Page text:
“In the middle of difficulty lies opportunity.” - Albert Einstein

Tuesday, November 6, 2007

Staring Down the Hidden Menace of What Might Be.

Ford Prefect, in the book Hitchhiker's Guide to the Galaxy, constantly quoted from the fictional "Hitchhiker's Guide". Everything worth knowing was in the "Guide".
The 4-Hour Workweek, by Tim Ferris, has become my Hitchhiker's Guide. It seems that I'm always telling someone about an idea or fact I learned form this book. This blog entry is now my latest reference to The 4-Hour Workweek. It's about Tim's strategy for dealing with fears. He talks specifically about the fears people have about taking a risk, quitting their job and following their dreams. He was running a successful business and was miserable. It consumed every moment of his time and still demanded more. He controlled every aspect of the business. His fear was that if he didn't "run" his business that it would wither and die. He desperately wanted to pursue his passion and travel the world. But he was afraid.
His solution was to "define the nightmare". He thought through every possible worst-case-scenario and found that even if all of his fears were realized they would really only have a minimal and temporary impact on his life in the long run. At the same time he realized that his worst fears would probably never happen. He includes a quote from Mark Twain: "In my life I've known a great many troubles, but most of them never happened."
I had my own time of defining the nightmare a few weeks ago. I wrote about our situation of no work on the horizon and 3 empty houses with mortgages, repairs, utilities, and marketing expenses eating away at our reserve funds. As I thought through the various worst-case-scenarios, my mind automatically gave strategies to deal with each one. The most radical strategy I called the "Nuclear Option" and was one step above living in a trailer by the river. But in each scenario I realized that we would survive. The result was that I began to look beyond the immediate problems and make plans for coming through on the other side, no matter what happened. And I relaxed.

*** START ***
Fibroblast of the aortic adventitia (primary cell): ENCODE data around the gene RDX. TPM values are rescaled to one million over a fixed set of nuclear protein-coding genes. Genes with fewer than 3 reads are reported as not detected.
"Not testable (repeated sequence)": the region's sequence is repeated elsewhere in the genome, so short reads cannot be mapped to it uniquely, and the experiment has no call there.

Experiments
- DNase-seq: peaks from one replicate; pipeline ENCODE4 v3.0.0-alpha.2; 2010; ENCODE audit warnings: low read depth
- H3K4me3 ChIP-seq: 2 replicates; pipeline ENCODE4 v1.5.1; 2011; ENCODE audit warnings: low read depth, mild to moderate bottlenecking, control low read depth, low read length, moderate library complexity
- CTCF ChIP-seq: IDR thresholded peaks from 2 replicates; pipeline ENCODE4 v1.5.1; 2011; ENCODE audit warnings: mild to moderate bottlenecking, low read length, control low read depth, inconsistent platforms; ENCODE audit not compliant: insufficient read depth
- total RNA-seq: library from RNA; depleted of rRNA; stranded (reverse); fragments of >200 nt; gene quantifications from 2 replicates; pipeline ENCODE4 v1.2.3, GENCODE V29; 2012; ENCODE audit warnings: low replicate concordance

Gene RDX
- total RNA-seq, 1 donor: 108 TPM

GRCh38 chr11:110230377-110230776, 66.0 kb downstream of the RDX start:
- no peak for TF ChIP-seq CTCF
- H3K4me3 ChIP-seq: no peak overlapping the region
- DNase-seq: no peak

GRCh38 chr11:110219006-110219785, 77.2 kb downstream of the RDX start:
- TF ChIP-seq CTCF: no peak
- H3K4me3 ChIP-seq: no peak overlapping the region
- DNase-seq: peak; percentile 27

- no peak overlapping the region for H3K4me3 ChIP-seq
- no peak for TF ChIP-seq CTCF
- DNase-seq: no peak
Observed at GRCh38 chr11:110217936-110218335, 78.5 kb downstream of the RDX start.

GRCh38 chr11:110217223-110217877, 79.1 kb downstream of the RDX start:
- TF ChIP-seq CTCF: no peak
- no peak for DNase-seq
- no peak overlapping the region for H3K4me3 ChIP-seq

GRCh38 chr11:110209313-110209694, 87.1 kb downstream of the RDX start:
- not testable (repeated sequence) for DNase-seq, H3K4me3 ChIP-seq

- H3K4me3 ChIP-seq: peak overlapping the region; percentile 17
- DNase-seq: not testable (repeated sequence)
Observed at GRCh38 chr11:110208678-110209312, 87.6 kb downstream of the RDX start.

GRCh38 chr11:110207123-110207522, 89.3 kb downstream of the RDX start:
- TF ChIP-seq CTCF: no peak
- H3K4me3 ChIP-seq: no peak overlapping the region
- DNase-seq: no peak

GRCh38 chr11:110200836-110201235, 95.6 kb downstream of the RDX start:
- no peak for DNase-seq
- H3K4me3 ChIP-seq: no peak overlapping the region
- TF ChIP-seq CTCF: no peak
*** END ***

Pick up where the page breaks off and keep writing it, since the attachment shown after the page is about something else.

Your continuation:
We did the fall Home Show. It was close to a total bust. But we both felt better than we had for weeks. We had faced the monster of "what might be" and seen how insignificant it really was. The following week, our phone began to ring. We are now busy meeting prospects and sending out proposals. I'm still hoping for the phone to ring with buyers for our empty houses. But we trust the Lord to provide what we need. And we stand in faith knowing that nothing will ever separate us from His love. We also are thankful that our family is praying for us. We are truly blessed.


Elan said...

Sometimes I find that not focusing on the problem, what I call "redirected energy," is the best way to solve problems. If the problem consumes your thinking, then your mind cannot be creative. If your mind cannot be creative, it's definitely not going to come up with new strategies to solve the problem. Redirect your thoughts and your energy into something else and your brain can relax, be creative, and work in the background without you realizing it!

Sometimes I take a break from work to do something completely different. When I go back to my computer to work on the issue, whatever it may be, I have more clarity and focus. When I'm composing a complex email to a customer, I often step away before sending it. When I come back, I almost always find a way to shorten my words to be more clear, more concise and thus less complex.

Florence and Gary Deeter said...


You illustrate clearly how the "Guidebook" has impacted your life. I'm glad that cloud has lifted.